The national spotlight is once again shining on the student editors of Neshaminy High School and, specifically, the word “Redskins.”
Some of the country’s top journalism groups are rounding up support for the Bucks County teens who vowed last fall not to print the name of Neshaminy’s decades-old mascot because they found it outdated and offensive.
In a letter sent out Monday, 20 groups, including the Society of Professional Journalists, urged some of the country’s top education organizations to publicly denounce the Neshaminy School District for allowing a policy limiting the students’ ban to remain on the books, as well as a series of punitive measures taken against the paper and its adviser.
They are the National School Boards Association, the National Association of Secondary School Principals, the American Association of School Administrators, and the National Association of State Boards of Education.
“It is not possible to effectively teach journalism, and to recruit and retain students to perform their essential community service role as news gatherers in the environment of open contempt for fundamental American freedoms that exists in Neshaminy,” states part of the letter.
In response to the student-led ban, the Neshaminy School Board passed a policy in late June that bars editors from banning the word from editorials, though they could keep it out of news articles.
They argued that the law doesn’t allow one set of students to stop another set of students from expressing him or herself, as long as the word “Redskins” was being used to refer to the mascot and not as a racial slur.
In September, shortly after the start of the school year, Neshaminy Principal Rob McGee suspended The Playwickian’s adviser, Tara Huber, for two days without pay and fined the paper $1,200.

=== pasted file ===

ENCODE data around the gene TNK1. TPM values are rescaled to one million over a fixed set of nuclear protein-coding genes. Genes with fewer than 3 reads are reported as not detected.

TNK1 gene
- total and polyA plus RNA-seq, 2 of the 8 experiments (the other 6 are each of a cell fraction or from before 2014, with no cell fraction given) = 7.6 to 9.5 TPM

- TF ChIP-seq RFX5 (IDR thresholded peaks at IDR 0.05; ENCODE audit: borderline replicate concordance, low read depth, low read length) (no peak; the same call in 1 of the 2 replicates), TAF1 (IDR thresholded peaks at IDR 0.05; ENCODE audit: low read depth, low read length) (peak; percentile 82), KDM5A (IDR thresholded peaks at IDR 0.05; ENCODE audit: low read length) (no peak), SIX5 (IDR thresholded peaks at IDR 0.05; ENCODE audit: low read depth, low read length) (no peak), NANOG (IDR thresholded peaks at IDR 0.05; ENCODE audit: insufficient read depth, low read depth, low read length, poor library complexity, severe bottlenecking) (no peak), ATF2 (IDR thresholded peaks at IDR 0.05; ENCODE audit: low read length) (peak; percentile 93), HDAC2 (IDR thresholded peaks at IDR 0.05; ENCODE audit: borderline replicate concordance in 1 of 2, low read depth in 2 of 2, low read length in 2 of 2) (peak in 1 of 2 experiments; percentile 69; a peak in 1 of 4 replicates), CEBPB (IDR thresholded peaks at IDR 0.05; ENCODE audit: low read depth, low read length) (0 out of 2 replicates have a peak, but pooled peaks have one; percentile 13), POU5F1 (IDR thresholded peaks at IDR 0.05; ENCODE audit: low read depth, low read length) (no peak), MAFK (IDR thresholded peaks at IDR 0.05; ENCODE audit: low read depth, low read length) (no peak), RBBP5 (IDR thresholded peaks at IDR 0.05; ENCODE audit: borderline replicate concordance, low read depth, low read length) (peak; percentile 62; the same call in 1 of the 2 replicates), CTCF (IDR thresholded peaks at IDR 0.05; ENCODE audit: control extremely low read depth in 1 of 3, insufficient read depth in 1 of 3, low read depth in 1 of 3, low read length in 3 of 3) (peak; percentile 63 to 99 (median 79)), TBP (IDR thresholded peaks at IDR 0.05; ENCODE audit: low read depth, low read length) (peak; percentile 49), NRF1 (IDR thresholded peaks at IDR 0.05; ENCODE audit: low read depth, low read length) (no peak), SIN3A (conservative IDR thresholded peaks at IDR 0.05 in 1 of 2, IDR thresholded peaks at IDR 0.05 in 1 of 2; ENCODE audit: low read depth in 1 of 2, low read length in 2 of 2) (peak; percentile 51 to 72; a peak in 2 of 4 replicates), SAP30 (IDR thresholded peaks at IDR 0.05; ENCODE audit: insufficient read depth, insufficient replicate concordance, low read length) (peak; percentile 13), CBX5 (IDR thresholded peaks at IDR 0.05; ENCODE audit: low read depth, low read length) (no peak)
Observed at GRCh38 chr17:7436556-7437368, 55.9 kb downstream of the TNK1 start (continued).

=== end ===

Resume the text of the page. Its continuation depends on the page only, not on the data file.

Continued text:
Gillian McGoldrick, one of The Playwickian’s editors, was also suspended for a month.
Students suspect the moves were tied to the paper’s decision to publish last school year’s final issue without a letter-to-the-editor that repeatedly used the word “Redskins.” Instead, the students published an explanation of why they didn’t print the letter, penned by the son of a school board member.
“This is certainly in an educational sense the equivalent of plagiarism or just another fundamental breach of professional ethics. When you use your school authority to force young people to say words that they in good faith believe to be a racial and ethnic slur, then you’re overreaching your authority and it’s time that everybody say so,” said Frank LoMonte, executive director of the Student Press Law Center, one of the groups that signed Monday’s letter.
Reached Tuesday, NASSP spokesman Bob Farrace said his organization was not, at this time, ready to flat out oppose the Neshaminy School District. His group, he said, has not yet had the chance to take a good look at the letter.
“We’re looking forward to supporting some resolution that honors both the authority of the district and upholds the importance of student voice at the school,” said Farrace.
The National School Boards Association, the American Association of School Administrators and the National Association of State Boards of Education did not respond to requests for comment.
The letter comes as the student’s prepare to publish the school year’s first issue of The Playwickian on Thursday.
McGoldrick said a lawsuit is still possible, but that, right now, staffers are just looking to put out “the best paper possible.”
An investigation into a complaint filed with the Pennsylvania Human Relations Commission is still ongoing. The case, which is now eligible to go to court, is aimed at having Neshaminy School District drop its beloved mascot.
Cries for the NFL’s Washington club to do the same are also still out there.